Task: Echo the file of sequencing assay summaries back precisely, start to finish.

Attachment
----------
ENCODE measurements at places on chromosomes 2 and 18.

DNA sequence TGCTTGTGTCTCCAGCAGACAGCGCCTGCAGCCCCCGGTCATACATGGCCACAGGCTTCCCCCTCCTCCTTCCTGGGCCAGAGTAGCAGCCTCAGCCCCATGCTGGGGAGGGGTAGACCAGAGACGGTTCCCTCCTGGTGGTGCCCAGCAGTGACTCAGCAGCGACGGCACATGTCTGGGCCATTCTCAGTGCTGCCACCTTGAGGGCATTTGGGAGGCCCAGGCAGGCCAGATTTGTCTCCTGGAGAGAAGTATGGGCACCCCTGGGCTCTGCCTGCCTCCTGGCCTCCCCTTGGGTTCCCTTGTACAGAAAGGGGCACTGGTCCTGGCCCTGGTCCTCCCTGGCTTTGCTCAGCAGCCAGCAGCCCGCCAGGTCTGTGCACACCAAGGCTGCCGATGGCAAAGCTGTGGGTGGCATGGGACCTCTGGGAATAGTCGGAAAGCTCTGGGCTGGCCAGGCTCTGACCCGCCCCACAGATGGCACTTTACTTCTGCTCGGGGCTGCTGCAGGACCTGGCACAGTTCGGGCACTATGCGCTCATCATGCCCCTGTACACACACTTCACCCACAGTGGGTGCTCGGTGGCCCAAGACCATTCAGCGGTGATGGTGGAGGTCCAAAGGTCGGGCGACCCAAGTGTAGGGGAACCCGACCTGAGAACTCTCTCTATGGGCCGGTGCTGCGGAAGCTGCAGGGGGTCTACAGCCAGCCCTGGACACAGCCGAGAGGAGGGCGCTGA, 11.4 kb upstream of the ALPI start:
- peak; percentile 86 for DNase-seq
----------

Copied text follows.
ENCODE measurements at places on chromosomes 2 and 18.

DNA sequence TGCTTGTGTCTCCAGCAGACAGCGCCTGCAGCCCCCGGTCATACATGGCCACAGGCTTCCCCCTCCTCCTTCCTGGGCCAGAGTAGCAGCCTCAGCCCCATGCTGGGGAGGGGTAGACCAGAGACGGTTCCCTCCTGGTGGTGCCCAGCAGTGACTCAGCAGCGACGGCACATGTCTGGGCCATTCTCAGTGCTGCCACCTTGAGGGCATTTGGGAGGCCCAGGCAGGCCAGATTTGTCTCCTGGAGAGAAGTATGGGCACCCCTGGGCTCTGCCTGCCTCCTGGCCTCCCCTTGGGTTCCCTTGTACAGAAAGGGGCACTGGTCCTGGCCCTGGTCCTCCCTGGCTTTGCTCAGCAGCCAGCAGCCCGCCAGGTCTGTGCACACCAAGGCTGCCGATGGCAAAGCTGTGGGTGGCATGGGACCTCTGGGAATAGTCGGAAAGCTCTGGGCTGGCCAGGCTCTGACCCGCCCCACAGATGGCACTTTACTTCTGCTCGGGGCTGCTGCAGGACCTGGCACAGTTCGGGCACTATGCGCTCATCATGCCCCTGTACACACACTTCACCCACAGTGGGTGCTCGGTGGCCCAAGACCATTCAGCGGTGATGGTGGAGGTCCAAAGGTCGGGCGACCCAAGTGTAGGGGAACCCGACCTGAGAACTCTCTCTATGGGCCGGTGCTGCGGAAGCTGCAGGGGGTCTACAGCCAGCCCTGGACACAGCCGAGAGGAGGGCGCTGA, 11.4 kb upstream of the ALPI start:
- peak; percentile 86 for DNase-seq